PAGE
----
use cases for a defaultdict

Steven Bethard steven.bethard at gmail.com
Wed Jan 18 18:43:10 CET 2006


Steven Bethard wrote:
 > Agreed.  I really hope that Python 3.0 applies Raymond Hettinger's
 > suggestion "Improved default value logic for Dictionaries" from
 >      http://wiki.python.org/moin/Python3%2e0Suggestions
 >
 > This would allow you to make the setdefault() call only once, instead
 > of on every lookup:
 >
 >      class meh(dict):
 >          def __init__(self, *args, **kwargs):
 >              super(meh, self).__init__(*args, **kwargs)
 >              self.setdefault(function=meh)

Steve Holden wrote:
 > In fact, why not go one better and also add a "default" keyword
 > parameter to dict()?

Steven Bethard wrote:
 > It's not backwards compatible:
 >
 >  >>> dict(default=4)
 > {'default': 4}

Steve Holden wrote:
 > Nyargle. Thanks, you're quite right, of course: I was focussing on the
 > list-of-pairs argument style when I wrote that. So the best we could
 > do is provide a subtype, defaultdict(default, *args, *kw).

Steven D'Aprano wrote:
 > I vote to leave dict just as it is, and add a subclass, either in a
 > module or as a built in (I'm not fussed either way) for
 > dicts-with-defaults.

Yeah, I like that idea too.  That's a lot of Steven's agreeing on this 
-- do we realy need agreement from people with other names too? ;)

I do think defaultdict() is probably the right way to go, though I'm not 
certain about the signature -- it needs to support value-based defaults 
(e.g. 0) and function based defaults (e.g. a new list each time). 
Perhaps we need to introduce two new collections objects, 
defaultvaluedict and defaultfunctiondict:

 >>> class defaultdict(dict):
...     def __init__(self, default, *args, **kwargs):
...         super(defaultdict, self).__init__(*args, **kwargs)
...         self._default = default
...     def __repr__(self):
...         type_name = type(self).__name__
...         super_str = super(defaultdict, self).__repr__()
...         return '%s(%r, %s)' % (type_name, self._default, super_str)
...
 >>> class defaultvaluedict(defaultdict):
...     def __getitem__(self, key):
...         if key not in self:
...             self[key] = self._default
...         return super(defaultvaluedict, self).__getitem__(key)
...
 >>> class defaultfunctiondict(defaultdict):
...     def __getitem__(self, key):
...         if key not in self:
...             self[key] = self._default()
...         return super(defaultfunctiondict, self).__getitem__(key)
...
 >>> counts = defaultvaluedict(0)
 >>> counts['Steve'] += 1
 >>> counts['Steve'] += 1
 >>> counts['Steven'] += 1
 >>> counts
defaultvaluedict(0, {'Steve': 2, 'Steven': 1})
 >>> groups = defaultfunctiondict(list)
 >>> groups['Steve'].append('Holden')
 >>> groups['Steve'].append('Bethard')
 >>> groups['Steven'].append("D'Aprano")
 >>> groups
defaultfunctiondict(<type 'list'>, {'Steve': ['Holden', 'Bethard'], 
'Steven': ["D'Aprano"]})

I didn't override of get() or setdefault(), which means they don't use 
the default associated with the dict.  I think this is right because the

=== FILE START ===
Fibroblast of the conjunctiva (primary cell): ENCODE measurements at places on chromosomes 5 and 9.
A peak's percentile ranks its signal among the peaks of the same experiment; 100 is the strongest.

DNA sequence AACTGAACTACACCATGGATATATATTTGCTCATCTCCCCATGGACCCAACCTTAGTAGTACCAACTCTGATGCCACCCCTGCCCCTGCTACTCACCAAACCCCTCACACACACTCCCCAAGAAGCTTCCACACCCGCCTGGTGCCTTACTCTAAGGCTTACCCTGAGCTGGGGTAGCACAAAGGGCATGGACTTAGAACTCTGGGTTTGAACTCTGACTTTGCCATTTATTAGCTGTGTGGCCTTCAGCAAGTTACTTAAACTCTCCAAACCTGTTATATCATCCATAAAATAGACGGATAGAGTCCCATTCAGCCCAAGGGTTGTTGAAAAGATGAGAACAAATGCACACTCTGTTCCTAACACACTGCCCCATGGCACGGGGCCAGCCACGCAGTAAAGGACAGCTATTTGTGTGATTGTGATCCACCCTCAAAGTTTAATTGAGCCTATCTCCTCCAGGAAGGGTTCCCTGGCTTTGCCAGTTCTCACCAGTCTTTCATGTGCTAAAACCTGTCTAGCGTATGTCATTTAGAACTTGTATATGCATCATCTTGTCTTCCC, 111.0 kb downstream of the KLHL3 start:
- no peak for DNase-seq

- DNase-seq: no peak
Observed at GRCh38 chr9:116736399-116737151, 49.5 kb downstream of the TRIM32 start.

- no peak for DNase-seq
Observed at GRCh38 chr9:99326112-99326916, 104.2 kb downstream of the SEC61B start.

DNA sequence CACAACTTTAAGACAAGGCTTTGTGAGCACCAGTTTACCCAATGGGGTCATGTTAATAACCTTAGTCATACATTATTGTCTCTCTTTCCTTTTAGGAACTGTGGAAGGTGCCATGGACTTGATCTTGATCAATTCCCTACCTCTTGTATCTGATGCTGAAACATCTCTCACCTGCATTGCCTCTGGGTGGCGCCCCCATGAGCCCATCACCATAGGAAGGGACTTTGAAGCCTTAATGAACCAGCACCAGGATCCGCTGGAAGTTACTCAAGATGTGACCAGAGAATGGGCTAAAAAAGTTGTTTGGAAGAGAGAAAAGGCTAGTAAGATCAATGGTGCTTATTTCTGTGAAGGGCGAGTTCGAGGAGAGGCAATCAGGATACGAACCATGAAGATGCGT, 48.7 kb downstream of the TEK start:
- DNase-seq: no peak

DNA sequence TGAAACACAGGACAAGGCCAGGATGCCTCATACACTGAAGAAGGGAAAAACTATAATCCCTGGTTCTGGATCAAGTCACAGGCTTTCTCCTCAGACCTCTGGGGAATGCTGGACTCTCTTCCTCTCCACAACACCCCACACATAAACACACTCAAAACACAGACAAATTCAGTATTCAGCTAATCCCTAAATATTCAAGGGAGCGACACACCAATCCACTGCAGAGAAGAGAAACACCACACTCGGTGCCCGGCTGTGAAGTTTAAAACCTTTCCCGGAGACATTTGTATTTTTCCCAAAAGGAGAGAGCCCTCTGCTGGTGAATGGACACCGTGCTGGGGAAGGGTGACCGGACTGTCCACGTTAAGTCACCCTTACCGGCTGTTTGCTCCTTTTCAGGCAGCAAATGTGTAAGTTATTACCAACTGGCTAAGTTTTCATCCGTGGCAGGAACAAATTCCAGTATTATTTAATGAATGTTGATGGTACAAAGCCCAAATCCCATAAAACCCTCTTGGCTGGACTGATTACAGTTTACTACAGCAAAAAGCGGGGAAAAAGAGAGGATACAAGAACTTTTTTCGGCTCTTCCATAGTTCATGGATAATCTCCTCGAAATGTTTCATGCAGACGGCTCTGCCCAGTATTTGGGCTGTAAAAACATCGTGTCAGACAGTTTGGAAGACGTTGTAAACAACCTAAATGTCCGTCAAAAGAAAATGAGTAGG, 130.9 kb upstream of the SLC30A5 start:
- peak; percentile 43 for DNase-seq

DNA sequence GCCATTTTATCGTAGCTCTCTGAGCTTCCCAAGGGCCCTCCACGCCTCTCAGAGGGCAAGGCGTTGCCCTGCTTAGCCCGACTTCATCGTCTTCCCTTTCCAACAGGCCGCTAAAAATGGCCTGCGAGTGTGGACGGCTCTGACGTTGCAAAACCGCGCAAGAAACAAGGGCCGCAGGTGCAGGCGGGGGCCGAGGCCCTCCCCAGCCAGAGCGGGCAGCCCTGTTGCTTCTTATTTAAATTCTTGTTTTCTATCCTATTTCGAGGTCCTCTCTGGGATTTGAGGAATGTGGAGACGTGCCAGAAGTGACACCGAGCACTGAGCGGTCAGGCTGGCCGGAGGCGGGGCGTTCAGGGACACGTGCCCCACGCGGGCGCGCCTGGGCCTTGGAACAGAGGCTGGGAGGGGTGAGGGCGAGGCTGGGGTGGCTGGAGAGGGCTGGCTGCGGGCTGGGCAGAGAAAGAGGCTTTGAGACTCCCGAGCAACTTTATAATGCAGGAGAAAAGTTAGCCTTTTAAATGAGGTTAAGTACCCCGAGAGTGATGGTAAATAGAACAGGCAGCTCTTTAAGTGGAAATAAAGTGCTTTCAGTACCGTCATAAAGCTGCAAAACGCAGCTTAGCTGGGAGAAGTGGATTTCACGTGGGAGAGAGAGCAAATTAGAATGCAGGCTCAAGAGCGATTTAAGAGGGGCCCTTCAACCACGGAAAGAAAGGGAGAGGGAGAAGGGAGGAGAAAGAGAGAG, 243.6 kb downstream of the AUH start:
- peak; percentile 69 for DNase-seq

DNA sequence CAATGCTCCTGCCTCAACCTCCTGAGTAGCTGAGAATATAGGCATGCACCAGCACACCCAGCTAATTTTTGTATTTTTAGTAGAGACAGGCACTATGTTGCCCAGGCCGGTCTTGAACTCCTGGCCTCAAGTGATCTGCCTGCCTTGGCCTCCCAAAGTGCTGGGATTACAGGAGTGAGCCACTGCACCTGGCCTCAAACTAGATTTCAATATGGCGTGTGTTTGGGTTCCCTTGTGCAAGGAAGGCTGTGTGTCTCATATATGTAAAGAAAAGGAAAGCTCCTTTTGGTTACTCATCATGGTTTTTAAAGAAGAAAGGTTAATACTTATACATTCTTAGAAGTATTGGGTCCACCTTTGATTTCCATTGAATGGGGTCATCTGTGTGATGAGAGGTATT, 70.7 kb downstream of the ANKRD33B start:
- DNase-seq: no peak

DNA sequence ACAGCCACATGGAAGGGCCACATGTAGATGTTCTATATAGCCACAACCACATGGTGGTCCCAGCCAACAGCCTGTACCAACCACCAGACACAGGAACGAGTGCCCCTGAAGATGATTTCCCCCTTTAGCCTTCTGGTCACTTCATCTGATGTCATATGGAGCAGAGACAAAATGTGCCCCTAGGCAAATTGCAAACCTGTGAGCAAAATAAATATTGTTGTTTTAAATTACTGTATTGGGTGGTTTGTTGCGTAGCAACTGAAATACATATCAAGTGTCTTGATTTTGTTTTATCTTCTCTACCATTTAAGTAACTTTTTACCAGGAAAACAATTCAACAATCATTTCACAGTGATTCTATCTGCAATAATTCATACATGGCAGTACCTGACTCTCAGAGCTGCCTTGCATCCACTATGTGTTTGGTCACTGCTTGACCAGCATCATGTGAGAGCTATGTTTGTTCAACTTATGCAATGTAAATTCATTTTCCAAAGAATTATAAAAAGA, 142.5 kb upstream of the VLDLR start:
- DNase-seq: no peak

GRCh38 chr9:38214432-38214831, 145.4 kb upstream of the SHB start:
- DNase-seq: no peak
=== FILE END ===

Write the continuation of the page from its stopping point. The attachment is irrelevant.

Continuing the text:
only time you'd use get() or setdefault() with a defaultdict is if you 
wanted to override the default normally associated with it.

The question, I guess, is whether or not there are enough use cases to 
merit introducing these types into the collections module.  Some of my 
use cases:

* Counting numbers of items, using defaultvaluedict(0).  Currently, I 
support this by having a counts() function in my dicttools module:

     def counts(iterable, key=None):
         result = {}
         for item in iterable:
             # apply key function if necessary
             if key is None:
                 k = item
             else:
                 k = key(item)
             # increment key's count
             try:
                 result[k] += 1
             except KeyError:
                 result[k] = 1
         return result

Raymond Hettinger has also proposed a bag_ recipe for similar purposes.

.. _bag: http://aspn.activestate.com/ASPN/Cookbook/Python/Recipe/259174

* Grouping items into lists, using defaultfunctiondict(list). 
Currently, I support this by having a groupby() function in my dicttools 
module:

     def groupby(iterable, key=None, value=None):
         result = {}
         for item in iterable:
             # apply key function if necessary
             if key is None:
                 k = item
             else:
                 k = key(item)
             # apply value function if necessary
             if value is None:
                 v = item
             else:
                 v = value(item)
             # append value to key's list
             try:
                 result[k].append(v)
             except KeyError:
                 result[k] = [v]
         return result

Note that for both of my use cases, the appropriate defaultdict() could 
take the try/except (equivalent to a setdefault() call) out of my code. 
  It's nice, but not a huge gain -- I definitely can't drop my code 
completely...

Do others have compelling use-cases for a defaultdict-like class?

STeVe



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